Jewish World Review May 12, 1999 /26 Iyar, 5759
First-hand encounter with Chinese paranoia
(JWR) ---- (http://www.jewishworldreview.com)
NATO BOMBS KILLED THREE persons and injured 20 more at the Chinese embassy
in Belgrade last week, but the casualties from this appalling blunder
continue to mount. The Chinese government has already announced suspension
of high-level military ties with the United States, and postponement of arms
control and nuclear proliferation talks in response to the bombing, in
addition to canceling its dialogue on human-rights issues.
But the repercussions could hit hard within the Chinese government itself,
too, as those in Beijing who have urged closer ties to the Clinton
administration get their comeuppance.
The U.S.-Chinese relationship during the Clinton years has been marked by a
series of miscalculations of monumental proportions on both sides. Both
American and Chinese officials have been misreading signals from each other
for years, based on the mistaken assumption of both parties that everyone
was operating under the same rules.
The Chinese government funneled more than a million dollars into the
Clinton re-election campaign thinking they were buying peace on human-rights
issues and more access to U.S. military technology and markets. The Chinese
didn't anticipate what they no doubt saw as a double-cross when the Clinton
administration last month endorsed a U.N. Human Rights Committee rebuke of
China's human rights record and the president failed to push for China's
acceptance into the World Trade Organization. And they may well feel that
the bombing of their embassy in Belgrade was payback for the discovery of
their extensive spying at the U.S. nuclear labs in Los Alamos, N. M., and
The Clinton administration has been just as off-base in its assumptions
about the Chinese, with perhaps more dangerous implications. Take the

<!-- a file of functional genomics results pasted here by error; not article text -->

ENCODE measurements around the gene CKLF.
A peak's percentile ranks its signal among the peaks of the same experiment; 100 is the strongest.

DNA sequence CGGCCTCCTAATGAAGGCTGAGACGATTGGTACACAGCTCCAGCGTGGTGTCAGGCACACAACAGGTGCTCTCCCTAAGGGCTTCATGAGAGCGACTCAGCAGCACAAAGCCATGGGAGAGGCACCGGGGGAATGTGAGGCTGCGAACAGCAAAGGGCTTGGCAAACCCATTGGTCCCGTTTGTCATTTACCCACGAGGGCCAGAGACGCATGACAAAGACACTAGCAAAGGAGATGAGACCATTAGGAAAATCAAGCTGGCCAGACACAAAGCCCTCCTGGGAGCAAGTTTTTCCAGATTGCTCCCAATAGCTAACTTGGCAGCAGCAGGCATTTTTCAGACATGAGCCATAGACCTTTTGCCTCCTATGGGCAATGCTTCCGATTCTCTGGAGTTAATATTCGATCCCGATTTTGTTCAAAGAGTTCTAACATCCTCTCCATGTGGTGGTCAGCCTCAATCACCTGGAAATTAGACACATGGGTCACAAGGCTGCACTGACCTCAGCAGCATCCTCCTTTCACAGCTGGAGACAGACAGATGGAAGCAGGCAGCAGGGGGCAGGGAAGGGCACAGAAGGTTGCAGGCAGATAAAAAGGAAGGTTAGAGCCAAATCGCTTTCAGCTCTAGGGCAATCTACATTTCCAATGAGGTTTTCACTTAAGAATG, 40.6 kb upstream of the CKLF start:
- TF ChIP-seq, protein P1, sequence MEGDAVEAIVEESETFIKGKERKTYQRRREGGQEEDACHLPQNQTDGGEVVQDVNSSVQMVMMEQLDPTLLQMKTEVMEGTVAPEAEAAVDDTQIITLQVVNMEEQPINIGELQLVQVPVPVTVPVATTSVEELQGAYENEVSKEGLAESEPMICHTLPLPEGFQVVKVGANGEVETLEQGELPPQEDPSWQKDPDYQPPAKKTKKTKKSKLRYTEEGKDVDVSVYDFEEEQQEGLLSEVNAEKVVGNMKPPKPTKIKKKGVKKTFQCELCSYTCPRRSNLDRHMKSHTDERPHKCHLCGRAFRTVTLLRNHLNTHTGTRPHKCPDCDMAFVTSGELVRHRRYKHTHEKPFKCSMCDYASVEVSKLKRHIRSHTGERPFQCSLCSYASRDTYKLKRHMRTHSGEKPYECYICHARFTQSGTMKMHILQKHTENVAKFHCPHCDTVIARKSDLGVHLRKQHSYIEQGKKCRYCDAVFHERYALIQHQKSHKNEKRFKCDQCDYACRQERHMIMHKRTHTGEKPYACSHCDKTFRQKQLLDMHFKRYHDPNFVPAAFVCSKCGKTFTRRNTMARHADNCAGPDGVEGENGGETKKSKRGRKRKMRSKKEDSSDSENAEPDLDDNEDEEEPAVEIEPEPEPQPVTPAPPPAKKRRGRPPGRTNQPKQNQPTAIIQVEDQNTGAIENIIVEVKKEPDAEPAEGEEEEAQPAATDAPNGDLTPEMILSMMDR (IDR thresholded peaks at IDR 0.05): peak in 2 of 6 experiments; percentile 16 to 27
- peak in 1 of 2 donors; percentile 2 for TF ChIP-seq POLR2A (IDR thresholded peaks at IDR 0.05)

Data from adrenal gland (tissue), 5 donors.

administration's explanation of the May 7 bombing: Concerned about growing
criticism of its air-war strategy, administration officials were quick to
deflect blame from the pilots and military planners to the CIA.
Pilots targeted the wrong building, administrations officials said, because
the CIA had provided them with erroneous analysis based on fuzzy aerial
reconnaissance photographs, without information from sources actually on the
By blaming the CIA, the administration has actually intensified the most
paranoid distrust of the Chinese government. No one in Beijing will believe
the CIA targeted the Chinese embassy by accident. At best, the Chinese may
believe the 'mistake' was really a rogue operation by hardliners in the
agency. At worst, they'll think Clinton himself ordered the action. And the
administration's own officials may have exacerbated that suspicion by
letting it be known throughout the Kosovo campaign that the president
personally reviews and approves all sensitive targets -- much as President
Lyndon Johnson did during the Vietnam War, with similar disastrous
I've witnessed the paranoia of Chinese government officials firsthand when
I served as the U.S. expert to the U.N. Sub-commission on Human Rights from
1992 to 1996. Although I was appointed by President Bush to serve in my
private capacity -- not as an official of the U.S. government -- and
continued to serve for three years after President Clinton took office
because the rules of the sub-commission forbade removal of any appointees on
political grounds, the Chinese always believed that I was operating under
direct instructions from first the Bush and then the Clinton
Whenever I criticized China's human rights record, as I did at every
opportunity, the Chinese ambassador would complain to his American
counterpart. At one point, an official in the Chinese mission bitterly
protested directly to me that he had been given assurances at the "highest
levels of the U.S. government" that the kind of issues I was raising would
not be raised in an open forum.
When I explained that I was not a member of my government, just a private
person with expertise on human- and civil-rights issues, he could barely
conceal his contempt. "You worked in the White House," he said, as if that
settled the issue. No amount of explanation that I had left government
almost 10 years earlier and was now in private life assuaged his scepticism.
If the Chinese government can't understand the concept of 'former
government official,' how much less likely are they to believe the CIA could
make an innocent mistake in targeting their embassy in Belgrade? By pointing
the finger at the CIA, the Clinton administration has undermined its own
efforts to calm jittery Chinese nerves.
The Chinese won't soon forget -- or
forgive -- this latest betrayal by a president they thought they
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